Band and orchestra programs gear up to take trip to Washington D.C. after three year hiatus


Band teacher David Larzelere conducts students during 2nd hour concert band on Mar. 13. Photo by Joelle King

Since the beginning of the COVID-19 pandemic the Band and Orchestra will be traveling to Washington D.C. for the annual music group trip.

A well known tradition here at the high school is the band and orchestra trip, which often take students far out of East Lansing. Over the years, trips have gone anywhere from Chicago to Florida, giving musicians both the chance to perform in a new place and explore all it has to offer. 

Right before the pandemic, a trip to Disney World had been planned for the spring of 2020. But shortly after brief information about the trip was shared with students and parents, the shutdown made the trip unpromising. After being postponed to 2021, the trip was eventually cancelled altogether by Larzelere and Rosin.

That trip was the last time a big trip had been planned for the band and orchestra program. Over the course of the pandemic, David Larzelere and David Rosin began planning a new trip with Guardian Travels, a travel agency that specializes in traveling with school music groups or high school music groups. Although they’ve traveled to Washington D.C. in the past, they chose D.C. for 2023 because they feel it was a great opportunity for the programs and a good first step into getting back into traveling with many unfamiliar students.  

On early Thursday, March 23, the morning before spring break will begin for most students,  about 175 students in the band and orchestra program and 25 adults will be hopping on buses for a five day trip to Washington D.C..students will spend time in D.C., performing pieces they have been working on for about 3-4 weeks. The pieces that were selected have left students eager to perform songs that represent them. The band will be playing traditional American pieces such as “America the Beautiful;” “Washington Post” by John Philp Sousa, a piece played throughout history; and “The Queen of Soul,” a medley of hit songs by Aretha Franklin.

Coura Dembele (9) said she’s excited to be able to perform pieces that show a different genre for the band. 

“The music that Larzelere picked out was really good. I feel like that will have a lot of good representation in Washington D.C., that is needed. And I feel like it’s gonna leave the audience with a good reaction to our music,” Dembele said. 

The Orchestra has a selection from the movie “Coco,” a Motown medley of Motown songs from the Four Tops, Jackson Five, The Supremes, The Temptations and Marvin Gaye. They’ll also be playing pieces that represent American tradition like “Cashmere” by Led Zeppelin, a Brandenburg Concerto and “The Ashokan farewell” written for the documentary “Civil War” by Ken Burns. Students will have the opportunity to perform and showcase these melodies to the public at the U.S. Capitol and The National Museum of Marine Corps.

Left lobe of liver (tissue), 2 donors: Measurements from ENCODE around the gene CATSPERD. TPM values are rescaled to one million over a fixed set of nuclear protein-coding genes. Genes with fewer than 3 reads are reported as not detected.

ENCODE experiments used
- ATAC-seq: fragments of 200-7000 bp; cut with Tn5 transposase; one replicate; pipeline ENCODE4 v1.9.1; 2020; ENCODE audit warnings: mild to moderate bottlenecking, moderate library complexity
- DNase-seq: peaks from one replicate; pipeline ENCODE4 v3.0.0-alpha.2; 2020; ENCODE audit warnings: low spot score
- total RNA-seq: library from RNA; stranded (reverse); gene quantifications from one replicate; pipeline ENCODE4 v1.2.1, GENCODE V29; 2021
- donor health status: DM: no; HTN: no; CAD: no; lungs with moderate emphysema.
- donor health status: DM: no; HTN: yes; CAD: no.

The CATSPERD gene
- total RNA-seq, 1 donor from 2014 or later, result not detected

“[There’s] educational opportunities, and [ways of] creating great memories and cool experiences,” Larzelere said. 

To make the trip even more memorable Guardian Travels selected fun infamous tour spots and landmarks to walk through and restaurants to dine at after or before a long day.

The trip overall was estimated to cost about $900 per student with 120 projected sign ups, but the price decreased because more people signed up to go than expected. Even with the price going down it was still costly, so the East Lansing Band and Orchestra Parents, alongside the directors, held a mattress sale, a Trojan Yeti tumbler fundraiser and Little Caesars pizza kit fundraiser that helped students raise about $8,000 to $10,000.

“Maybe 15 or 30 percent of the students took advantage of those [fundraisers], not everybody did but maybe a third,” Larzelere said. “So we always try to create those opportunities, especially for students that really rely on that but you know, not everybody participated in all those.”

One Symphonic Orchestra student did, Josh Johnson (12). He managed to participate in all three of the event fundraisers and raised around $400 all while being busy with school. 

Grace Liggett (12) was a student on the last trip to Chicago in 2018 during middle school, and she hopes nothing unfortunate will cause a shift in the trip during her senior year. 

“I’m excited cause we were supposed to go on the Disney World trip. And then all the COVID-19 stuff happened. So it’s like, ‘Okay, finally, We’re getting really close and I just don’t want it to be cancelled or anything,’” Liggett said.

After four days of travel and performing, students and parents will return home on the early morning of March 27. 

“It’s just a really fun experience with the kids. It’s really a neat experience,” Larzelere